Devon Toews is a hockey scout’s worst nightmare.
For every Victor Hedman and Drew Doughty — who had the “look” of a top defenceman from an early age — there are dozens of projects who check off some boxes but not others, and get passed over by talent evaluators time and time again only to haunt them down the road.
Toews was one such prospect.
Standing just five-foot-two and weighing in at 102 pounds during his bantam year, the native of Abbotsford, B.C., — where Rogers Hometown Hockey makes a stop this weekend — didn’t look much like a potential major junior rearguard, let alone one at the NHL level.
And scouts in that season’s WHL draft agreed.
“You’re at school and your buddies are getting picked and you’re so happy for them, and you’re just kind of hoping your name gets called…. (But) mine didn’t get called,” said the New York Islanders defenceman, who’s now listed at six-foot-one and 191 pounds.
“Now when I look at it, I’m very fortunate for it. It can be very frustrating, but I think it’s good to see guys that don’t get picked in the draft and make it (anyway). Even if it’s just they have a great college career and play a little bit of pro — even that is a big success for a lot of guys.”
The Islanders were fortunate, too. In a quintessential late-bloomer story, the now 25-year-old Toews is flourishing in the NHL. He has 13 points across 30 games in his second season for the defence-first Islanders (21-7-2), and is averaging a career-high in ice time as coach Barry Trotz has placed more faith in him.
That said, the journey to this point wasn’t always easy.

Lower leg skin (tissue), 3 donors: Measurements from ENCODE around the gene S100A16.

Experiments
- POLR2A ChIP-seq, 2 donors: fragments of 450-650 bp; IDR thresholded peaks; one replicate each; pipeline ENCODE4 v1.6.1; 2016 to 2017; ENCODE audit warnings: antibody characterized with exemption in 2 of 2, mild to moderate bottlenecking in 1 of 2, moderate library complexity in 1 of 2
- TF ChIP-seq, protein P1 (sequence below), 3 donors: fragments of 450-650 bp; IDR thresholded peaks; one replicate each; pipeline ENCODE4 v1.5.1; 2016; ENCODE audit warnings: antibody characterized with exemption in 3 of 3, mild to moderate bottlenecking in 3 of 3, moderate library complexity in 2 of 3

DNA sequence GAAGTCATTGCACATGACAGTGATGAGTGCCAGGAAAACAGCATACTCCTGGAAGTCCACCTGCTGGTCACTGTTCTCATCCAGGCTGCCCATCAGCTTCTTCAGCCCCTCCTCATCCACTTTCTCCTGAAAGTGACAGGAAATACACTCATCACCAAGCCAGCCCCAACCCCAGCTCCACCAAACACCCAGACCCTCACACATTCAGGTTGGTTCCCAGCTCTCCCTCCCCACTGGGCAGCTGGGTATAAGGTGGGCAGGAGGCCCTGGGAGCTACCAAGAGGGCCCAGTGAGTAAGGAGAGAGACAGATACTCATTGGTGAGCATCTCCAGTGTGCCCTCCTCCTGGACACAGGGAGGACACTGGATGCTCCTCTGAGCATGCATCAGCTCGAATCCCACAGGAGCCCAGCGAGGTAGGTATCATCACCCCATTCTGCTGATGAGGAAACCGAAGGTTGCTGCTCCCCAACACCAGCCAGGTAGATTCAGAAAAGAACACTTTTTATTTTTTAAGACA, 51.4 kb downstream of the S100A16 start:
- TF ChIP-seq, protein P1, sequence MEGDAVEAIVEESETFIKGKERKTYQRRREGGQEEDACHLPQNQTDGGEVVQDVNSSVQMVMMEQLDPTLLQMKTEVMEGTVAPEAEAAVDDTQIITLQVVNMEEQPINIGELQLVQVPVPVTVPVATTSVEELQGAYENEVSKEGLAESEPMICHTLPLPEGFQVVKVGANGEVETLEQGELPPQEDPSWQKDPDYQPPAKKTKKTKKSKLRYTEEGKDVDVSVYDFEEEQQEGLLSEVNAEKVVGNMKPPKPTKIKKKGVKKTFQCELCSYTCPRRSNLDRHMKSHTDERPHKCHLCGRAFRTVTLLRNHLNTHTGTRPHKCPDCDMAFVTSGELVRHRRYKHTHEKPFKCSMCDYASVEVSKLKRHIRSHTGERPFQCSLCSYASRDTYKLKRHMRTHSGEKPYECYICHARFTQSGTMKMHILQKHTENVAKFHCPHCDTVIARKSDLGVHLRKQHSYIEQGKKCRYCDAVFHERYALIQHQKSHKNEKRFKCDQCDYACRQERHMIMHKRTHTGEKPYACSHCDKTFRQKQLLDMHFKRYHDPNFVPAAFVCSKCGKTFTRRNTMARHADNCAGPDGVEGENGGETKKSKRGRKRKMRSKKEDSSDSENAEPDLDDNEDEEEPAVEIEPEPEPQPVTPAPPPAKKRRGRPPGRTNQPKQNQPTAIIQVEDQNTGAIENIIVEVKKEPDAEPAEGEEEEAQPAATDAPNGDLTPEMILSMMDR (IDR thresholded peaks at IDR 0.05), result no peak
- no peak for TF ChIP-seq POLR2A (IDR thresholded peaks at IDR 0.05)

While smaller defencemen have become commonplace in the NHL and appear to have lost some of the stigma attached to selecting them in the draft (see: Quinn Hughes seventh overall in 2018), Toews says views hadn’t shifted yet when he was coming up.
“People just didn’t think I was big enough to be able to handle bigger and stronger players,” he said. “And I can’t really blame them. I was pretty small, but I was still putting up points and playing really well. So it was definitely a little bit frustrating for me.”
While Toews was often overlooked, one person who had faith in his talent was Brad Bowen.
Bowen, who is the director of hockey operations at the Yale Hockey Academy in Abbotsford, coached Toews at various levels since he was about six years old, and recalls talking to him after he was passed over in the WHL draft.
“I just kept saying that, “It’s not your time, bud. As good as you are, it’s not your time,'” said Bowen.
“‘So there are going to be guys that get drafted that are bigger than you and stronger than you and don’t work hard and then fall off the map. And there are going to be guys like you that don’t get drafted, that will work harder and continue to improve, and you will grow and then you will slingshot at the back-half.'”
During his second year in bantam with the Abbotsford A1 Hawks in 2008–09, he helped carry the underdog club to a provincial title and a second-place finish at the Western Canadian championships. It was also his second year playing defence in the face of continued pressure that he was too small and should switch back to forward.